The Harvard Law Review has elected Gillian Grossman ’14 as its 127th president. Grossman succeeds Conor Tochilin ’13.
On Friday Feb. 15, Harvard Law School hosted "Gun violence after the Newtown tragedy: What can legal, public health and other efforts do?" The panel discussion, moderated by HLS Dean Martha Minow, featured David Hemenway, professor of health policy and management and director of the Harvard Injury Control Research Center; Clinical Professor Ron Sullivan, director of the Harvard Criminal Justice Institute; and Alan A. Stone, Touroff-Glueck Professor of Law and Psychiatry.
On Tuesday, Feb. 19, Lawrence Lessig marked his appointment as Roy L. Furman Professor of Law and Leadership at Harvard Law School with a lecture titled "Aaron's Laws: Law and Justice in a Digital Age." The lecture honored the memory and work of Aaron Swartz, the programmer and activist who took his own life on Jan. 11, 2013 at the age of 26. Swartz spent the last two years fighting federal charges that he violated the Computer Fraud and Abuse Act.
Cass Sunstein ’78, Felix Frankfurter Professor of Law and director of HLS’s new Program on Behavioral Economics and Public Policy, has been named a University Professor, Harvard University President Drew Faust announced today. Harvard’s highest honor for a faculty member, University Professorships were established in 1935 to recognize individuals whose work on the frontiers of knowledge crosses the traditional boundaries of academic disciplines.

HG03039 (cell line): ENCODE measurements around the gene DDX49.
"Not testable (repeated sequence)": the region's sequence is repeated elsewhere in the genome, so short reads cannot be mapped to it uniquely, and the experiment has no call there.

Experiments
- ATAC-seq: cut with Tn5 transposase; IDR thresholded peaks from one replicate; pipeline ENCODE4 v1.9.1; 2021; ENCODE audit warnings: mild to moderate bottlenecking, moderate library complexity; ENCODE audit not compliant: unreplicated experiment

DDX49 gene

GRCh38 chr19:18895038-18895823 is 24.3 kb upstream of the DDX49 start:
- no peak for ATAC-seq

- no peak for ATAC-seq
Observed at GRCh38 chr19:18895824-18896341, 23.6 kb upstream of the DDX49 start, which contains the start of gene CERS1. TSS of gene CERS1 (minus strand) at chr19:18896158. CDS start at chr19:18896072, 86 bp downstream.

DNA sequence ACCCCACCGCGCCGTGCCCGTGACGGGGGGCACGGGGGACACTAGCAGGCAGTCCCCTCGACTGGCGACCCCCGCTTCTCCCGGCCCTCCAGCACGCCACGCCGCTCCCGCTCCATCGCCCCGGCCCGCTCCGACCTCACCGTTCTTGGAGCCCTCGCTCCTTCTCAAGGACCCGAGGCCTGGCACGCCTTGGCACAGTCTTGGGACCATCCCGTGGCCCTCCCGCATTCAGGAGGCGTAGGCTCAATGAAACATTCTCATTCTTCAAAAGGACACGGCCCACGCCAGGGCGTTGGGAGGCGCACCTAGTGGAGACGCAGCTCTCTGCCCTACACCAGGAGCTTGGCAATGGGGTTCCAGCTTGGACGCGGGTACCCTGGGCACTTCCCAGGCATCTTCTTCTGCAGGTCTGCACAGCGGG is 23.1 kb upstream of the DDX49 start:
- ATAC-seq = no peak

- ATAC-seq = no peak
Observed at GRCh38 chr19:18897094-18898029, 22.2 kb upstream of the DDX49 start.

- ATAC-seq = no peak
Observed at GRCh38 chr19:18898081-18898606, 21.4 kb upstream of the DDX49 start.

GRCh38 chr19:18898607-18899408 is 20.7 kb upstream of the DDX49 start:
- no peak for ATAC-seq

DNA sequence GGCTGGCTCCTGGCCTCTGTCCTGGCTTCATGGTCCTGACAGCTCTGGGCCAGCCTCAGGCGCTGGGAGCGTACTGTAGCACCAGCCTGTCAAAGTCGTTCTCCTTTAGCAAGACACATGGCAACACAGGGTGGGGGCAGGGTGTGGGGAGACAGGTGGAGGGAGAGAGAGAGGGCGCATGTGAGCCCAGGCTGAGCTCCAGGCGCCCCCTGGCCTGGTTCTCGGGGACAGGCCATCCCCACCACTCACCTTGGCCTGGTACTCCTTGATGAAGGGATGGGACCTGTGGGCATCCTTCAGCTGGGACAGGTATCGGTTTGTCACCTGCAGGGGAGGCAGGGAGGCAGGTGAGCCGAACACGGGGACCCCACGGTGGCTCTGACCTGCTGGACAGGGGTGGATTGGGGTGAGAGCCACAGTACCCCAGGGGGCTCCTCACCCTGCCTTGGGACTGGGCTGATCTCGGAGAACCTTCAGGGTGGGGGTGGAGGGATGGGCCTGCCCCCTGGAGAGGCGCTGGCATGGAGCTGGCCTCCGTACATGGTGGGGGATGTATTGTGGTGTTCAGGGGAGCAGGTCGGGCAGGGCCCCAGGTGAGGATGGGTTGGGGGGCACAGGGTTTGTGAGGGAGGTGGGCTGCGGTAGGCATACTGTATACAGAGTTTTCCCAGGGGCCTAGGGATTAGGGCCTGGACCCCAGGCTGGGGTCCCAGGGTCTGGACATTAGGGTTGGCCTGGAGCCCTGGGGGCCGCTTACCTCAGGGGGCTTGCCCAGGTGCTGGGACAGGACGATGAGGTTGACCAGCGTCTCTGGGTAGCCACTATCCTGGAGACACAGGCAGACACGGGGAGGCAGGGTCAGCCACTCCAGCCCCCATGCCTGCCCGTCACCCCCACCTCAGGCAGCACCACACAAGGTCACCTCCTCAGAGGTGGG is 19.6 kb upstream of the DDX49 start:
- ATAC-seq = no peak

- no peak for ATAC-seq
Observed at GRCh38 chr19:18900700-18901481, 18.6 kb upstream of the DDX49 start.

Ronald M. Dworkin LL.B. ’57, renowned legal scholar and philosopher, died on Feb. 13, 2013. In the days since, a number of Harvard Law School professors have written pieces about Dworkin, who was a towering figure in the legal world.
In commemoration of Black History Month, Harvard Law School Professors Lani Guinier and Charles Ogletree ’78 were recognized by the Maynard Institute for Journalism Education as two of 28 noteworthy African-Americans who have contributed to the “world of words.”
On Feb. 15, a panel of legal and public-health scholars, moderated by Dean Martha Minow and including Clinical Professor Ron Sullivan and Alan A. Stone, professor of Law and Psychiatry, gathered at Harvard Law School for a public forum on gun violence, gun policy and the prospects for meaningful reform in a post-Newtown landscape.
On Feb. 4, more than 70 Harvard Law School students, faculty, and other members of the Harvard community gathered in Wasserstein Hall to hear Dr. Enver Hasani, president of the Constitutional Court of Kosovo, speak on “European Self-Determination and the Advisory Opinion of the International Court of Justice on Kosovo.”
More than 100 legal scholars gathered in Geneva, Switzerland for the Geneva-Harvard-Renmin-Sydney Law Faculty Conference, a three-day event that brought together faculty from Harvard Law School, the University of Geneva, Renmin Law School (China), and Sydney Law School (Australia) to explore property law in its many dimensions.